Excela Health ERs in Westmoreland treat 400 drug ODs in 2012
By Richard Gazarik
Published: Saturday, Feb. 9, 2013, 12:01 a.m.
Excela Health treated nearly 400 cases of near-fatal drug overdoses last year, including 93 involving heroin, according to hospital officials.
The majority of the cases involved other opiate-based drugs, including prescription medications, such as oxycodone, opiates, methadone, cocaine, methamphetamine, sedatives and antidepressants, said Jennifer Miele, vice president of marketing and communications.
Miele said the statistics don't represent 400 people who were treated for acute drug poisoning because some patients were treated more than once in emergency rooms in its hospitals in Greensburg, Latrobe and Mt. Pleasant.
Miele said Excela Health Westmoreland treated 60 heroin overdoses; Latrobe Area Hospital treated 22; and Frick, 11.
Dr. Christopher Clarkson, an emergency room physician who has treated drug overdose patients at the Greensburg hospital, said most heroin users brought to the emergency room are in their 20s and 30s.
“I don't think there's really any socioeconomic barriers,” Clarkson said. “Heroin seems to be everywhere — young kids from good families. It's hard to tell who it's affecting. We definitely see it from people with normal, good upbringing.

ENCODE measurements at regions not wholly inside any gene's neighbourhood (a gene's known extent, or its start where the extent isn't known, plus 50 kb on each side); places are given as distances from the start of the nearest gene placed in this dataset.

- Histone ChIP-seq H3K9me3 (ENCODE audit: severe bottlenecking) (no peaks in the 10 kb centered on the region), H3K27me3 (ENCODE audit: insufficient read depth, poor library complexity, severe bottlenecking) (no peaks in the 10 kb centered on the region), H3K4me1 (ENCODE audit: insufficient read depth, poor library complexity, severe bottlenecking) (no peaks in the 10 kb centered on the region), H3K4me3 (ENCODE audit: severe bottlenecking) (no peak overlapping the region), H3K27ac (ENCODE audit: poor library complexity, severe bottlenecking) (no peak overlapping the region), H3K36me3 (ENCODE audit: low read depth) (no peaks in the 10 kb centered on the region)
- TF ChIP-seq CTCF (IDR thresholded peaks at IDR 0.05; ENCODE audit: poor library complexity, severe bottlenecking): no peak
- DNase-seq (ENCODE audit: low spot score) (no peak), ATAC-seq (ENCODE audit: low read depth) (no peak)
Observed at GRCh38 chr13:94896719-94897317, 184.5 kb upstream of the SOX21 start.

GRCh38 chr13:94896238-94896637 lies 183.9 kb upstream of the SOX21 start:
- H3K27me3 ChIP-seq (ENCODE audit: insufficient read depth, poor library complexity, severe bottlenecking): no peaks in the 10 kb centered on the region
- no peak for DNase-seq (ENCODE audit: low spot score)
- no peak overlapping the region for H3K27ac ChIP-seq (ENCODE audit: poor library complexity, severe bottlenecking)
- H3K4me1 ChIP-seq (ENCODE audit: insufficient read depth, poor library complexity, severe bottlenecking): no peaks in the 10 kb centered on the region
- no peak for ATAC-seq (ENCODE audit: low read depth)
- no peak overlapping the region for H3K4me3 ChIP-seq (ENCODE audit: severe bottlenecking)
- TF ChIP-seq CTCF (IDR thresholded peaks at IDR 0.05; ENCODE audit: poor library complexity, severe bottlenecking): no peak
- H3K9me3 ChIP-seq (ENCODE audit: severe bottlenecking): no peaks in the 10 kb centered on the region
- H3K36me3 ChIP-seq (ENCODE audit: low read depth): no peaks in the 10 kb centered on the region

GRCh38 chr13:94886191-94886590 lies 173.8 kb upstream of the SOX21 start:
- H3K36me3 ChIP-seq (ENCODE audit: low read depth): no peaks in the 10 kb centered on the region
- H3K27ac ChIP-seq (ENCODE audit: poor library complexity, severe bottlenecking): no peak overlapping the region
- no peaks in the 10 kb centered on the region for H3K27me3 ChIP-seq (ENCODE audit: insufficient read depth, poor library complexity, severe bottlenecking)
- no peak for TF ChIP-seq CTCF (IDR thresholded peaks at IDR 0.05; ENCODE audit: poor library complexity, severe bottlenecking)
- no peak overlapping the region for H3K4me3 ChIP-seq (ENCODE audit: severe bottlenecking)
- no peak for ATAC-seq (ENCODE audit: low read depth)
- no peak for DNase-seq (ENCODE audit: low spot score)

“You see them in all phases of addiction. The drug is very addictive,” he said.
The first line of defense in saving a person from an overdose is paramedics who respond to an emergency call, Clarkson said. If the person is unresponsive or not breathing, they will resuscitate the patient, then administer Narcan, a drug that immediately reverses the effects of heroin, before the ambulance reaches the hospital.
Not everyone can be revived, Clarkson said.
“Sometimes, people come out of it, and sometimes they don't,” he said.
Patients who have survived an overdose are offered information on where to get inpatient or outpatient treatment, Clarkson said. But the patient has to want the help, he said.
Often a patient will not answer a physician's questions about drug use or the amount of drugs used.
“A lot of people aren't very forthcoming,” Clarkson said.
In 2012, Westmoreland County had 71 confirmed drug overdose deaths, a record. That number could go higher after toxicology test are completed in 14 more cases.
Coroner Ken Bacha said his office has investigated 16 overdose deaths this year, including five deaths in a 21⁄2-day span this week.
Emergency room visits for the treatment of heroin overdoses are becoming epidemic nationally, according to the Centers for Disease Control. About 15,000 people die every year from drug overdoses.
In 2008, emergency room visits for heroin overdoses reached 201,000 nationally. Opiate overdoses resulted in 1 million hospital visits, according to the CDC.
Pennsylvania ranks 10th in the United States in the number of overdose deaths.
Richard Gazarik is a staff writer for Trib Total Media. He can be reached at 724-830-6292 or firstname.lastname@example.org.
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